Manometric evaluation of anorectal function in patients treated with neoadjuvant chemoradiotherapy and total mesorectal excision for rectal cancer

Paola De Nardi, Sabrina Gloria Giulia Testoni, Maura Corsetti, Hulda Andreoletti, Patrizia Giollo, Sandro Passaretti, Pier Alberto Testoni

Research output: Contribution to journalArticlepeer-review

Abstract

Background: An altered anorectal function is reported after chemoradiotherapy (CRT) and surgery for rectal cancer. Aim: The aim of this study was to clarify the relative contribution of neoadjuvant chemoradiation and surgical resection on the impairment of anorectal function as evaluated by anorectal manometry. Methods: Thirty-nine patients with rectal cancer, who underwent neoadjuvant CRT and laparoscopic rectal resection, were evaluated with the Pescatori Faecal Incontinence score, and with anorectal manometry: before neoadjuvant therapy (T0), after neoadjuvant therapy and before surgery (T1), 12 months after stoma closure (T2). Results: Resting and/or maximum squeeze pressure and/or volume thresholds for urgency were below the normal values in 12 (30%) patients at baseline. After CRT the mean resting pressure significantly decreased (p=0.007). Surgery determined a significantly decrease of the resting pressure (p=0.001), of the maximum squeeze pressure (p=0.001) and of the volume threshold for urgency (p=0.001). Impairment of continence was reported by 5, 11 and 18 patients at T0, T1 and T2, with a mean incontinence score of 3, 3.8 and 3.9 respectively. Conclusions: CRT is detrimental to the function of the internal anal sphincter. Rectal resection significantly affects both internal and external anal sphincter function and the maximum tolerated volume of the neo-rectum, particularly in patients with low rectal cancer, significantly impairing anal continence.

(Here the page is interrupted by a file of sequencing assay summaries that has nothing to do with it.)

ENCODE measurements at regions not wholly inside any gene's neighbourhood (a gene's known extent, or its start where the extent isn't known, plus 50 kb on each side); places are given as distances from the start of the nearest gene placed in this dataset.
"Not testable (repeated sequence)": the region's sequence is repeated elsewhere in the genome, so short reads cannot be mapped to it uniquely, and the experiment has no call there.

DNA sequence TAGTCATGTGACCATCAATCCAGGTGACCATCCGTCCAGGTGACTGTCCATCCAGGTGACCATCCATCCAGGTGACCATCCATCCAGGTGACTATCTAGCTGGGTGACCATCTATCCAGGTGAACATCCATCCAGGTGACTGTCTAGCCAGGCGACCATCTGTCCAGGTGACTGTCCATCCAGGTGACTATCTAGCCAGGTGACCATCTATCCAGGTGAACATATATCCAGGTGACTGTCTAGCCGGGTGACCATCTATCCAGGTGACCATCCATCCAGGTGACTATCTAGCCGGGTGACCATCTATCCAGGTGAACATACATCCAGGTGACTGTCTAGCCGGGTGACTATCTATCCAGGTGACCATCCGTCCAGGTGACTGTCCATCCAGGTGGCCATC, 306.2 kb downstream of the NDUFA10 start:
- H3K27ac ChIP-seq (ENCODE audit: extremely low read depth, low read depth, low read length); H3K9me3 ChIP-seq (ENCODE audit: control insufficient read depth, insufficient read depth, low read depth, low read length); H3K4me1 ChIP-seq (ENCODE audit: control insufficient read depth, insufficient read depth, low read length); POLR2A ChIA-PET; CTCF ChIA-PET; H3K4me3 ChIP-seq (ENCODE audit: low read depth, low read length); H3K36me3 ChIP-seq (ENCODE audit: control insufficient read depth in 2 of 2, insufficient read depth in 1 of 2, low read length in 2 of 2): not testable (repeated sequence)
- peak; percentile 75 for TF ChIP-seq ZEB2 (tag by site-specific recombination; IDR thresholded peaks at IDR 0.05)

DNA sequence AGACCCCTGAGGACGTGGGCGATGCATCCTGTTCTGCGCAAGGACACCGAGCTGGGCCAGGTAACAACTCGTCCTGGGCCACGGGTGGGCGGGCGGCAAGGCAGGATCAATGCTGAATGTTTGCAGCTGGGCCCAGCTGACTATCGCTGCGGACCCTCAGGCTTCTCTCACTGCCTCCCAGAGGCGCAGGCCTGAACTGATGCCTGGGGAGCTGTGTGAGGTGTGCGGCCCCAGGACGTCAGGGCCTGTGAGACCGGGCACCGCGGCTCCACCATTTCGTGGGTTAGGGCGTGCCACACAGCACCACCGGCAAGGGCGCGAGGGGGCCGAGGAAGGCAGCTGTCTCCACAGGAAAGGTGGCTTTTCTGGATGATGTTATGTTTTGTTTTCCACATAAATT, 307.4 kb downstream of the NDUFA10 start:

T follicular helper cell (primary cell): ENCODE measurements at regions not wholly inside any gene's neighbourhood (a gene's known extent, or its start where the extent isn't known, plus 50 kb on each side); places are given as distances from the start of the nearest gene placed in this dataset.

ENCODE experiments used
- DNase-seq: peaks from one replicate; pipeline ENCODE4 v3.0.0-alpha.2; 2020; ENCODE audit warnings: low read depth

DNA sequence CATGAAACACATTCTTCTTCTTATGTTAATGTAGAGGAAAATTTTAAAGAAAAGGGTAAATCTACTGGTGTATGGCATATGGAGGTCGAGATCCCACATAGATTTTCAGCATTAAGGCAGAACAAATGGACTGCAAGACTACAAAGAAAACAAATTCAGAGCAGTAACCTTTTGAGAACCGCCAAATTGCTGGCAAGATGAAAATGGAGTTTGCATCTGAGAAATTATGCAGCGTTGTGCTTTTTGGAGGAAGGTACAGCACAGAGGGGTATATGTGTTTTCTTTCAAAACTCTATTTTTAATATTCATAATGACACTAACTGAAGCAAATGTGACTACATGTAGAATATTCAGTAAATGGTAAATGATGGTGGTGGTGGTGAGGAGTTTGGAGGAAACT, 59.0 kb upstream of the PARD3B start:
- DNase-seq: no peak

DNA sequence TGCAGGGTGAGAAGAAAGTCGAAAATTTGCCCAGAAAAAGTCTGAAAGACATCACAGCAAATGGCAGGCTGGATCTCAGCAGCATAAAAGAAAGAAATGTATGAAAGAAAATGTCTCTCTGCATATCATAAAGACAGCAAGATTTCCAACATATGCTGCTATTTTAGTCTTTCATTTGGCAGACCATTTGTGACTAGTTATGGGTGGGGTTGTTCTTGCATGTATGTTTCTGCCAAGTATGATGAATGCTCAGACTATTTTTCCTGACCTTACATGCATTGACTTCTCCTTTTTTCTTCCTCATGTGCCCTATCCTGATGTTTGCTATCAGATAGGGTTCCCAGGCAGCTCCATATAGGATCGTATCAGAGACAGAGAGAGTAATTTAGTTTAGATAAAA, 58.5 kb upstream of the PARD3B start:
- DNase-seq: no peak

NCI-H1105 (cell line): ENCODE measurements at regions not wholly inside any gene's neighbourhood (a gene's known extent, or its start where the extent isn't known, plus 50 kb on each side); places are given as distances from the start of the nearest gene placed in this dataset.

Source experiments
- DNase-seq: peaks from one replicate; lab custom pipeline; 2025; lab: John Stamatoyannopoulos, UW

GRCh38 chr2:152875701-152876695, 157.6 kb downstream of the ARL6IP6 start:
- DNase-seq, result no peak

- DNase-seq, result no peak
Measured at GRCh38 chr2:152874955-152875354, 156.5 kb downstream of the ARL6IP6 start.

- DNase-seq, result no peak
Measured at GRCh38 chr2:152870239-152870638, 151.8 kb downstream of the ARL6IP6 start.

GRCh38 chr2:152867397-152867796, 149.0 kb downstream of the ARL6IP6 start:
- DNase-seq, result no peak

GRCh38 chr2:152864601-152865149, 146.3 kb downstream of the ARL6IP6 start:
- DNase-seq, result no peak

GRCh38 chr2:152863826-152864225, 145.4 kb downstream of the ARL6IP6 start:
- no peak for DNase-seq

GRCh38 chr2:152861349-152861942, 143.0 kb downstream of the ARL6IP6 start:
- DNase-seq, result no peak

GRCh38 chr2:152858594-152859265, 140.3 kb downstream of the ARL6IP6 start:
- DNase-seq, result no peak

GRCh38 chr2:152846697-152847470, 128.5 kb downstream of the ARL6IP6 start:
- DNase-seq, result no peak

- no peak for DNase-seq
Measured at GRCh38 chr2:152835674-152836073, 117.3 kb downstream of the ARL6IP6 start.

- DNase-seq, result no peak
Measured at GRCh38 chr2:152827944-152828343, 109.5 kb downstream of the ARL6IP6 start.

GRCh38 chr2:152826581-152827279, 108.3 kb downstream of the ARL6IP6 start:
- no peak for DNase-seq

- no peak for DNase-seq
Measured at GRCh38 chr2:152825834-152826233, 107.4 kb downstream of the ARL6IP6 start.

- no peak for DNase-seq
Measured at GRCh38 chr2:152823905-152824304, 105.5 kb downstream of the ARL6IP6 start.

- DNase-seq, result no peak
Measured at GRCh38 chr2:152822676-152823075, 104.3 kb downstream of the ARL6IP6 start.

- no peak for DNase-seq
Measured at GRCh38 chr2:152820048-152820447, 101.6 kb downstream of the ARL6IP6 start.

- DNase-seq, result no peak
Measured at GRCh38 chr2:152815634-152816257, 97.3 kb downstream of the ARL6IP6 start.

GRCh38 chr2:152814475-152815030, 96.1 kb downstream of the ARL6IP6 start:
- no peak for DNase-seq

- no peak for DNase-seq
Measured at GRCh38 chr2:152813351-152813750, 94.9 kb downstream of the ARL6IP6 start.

Original languageEnglish
JournalDigestive and Liver Disease
DOIs
Publication statusAccepted/In press - Dec 29 2015

Keywords

  • Anorectal function
  • Chemoradiotherapy
  • Faecal incontinence
  • Manometry
  • Rectal cancer

ASJC Scopus subject areas

  • Hepatology
  • Gastroenterology

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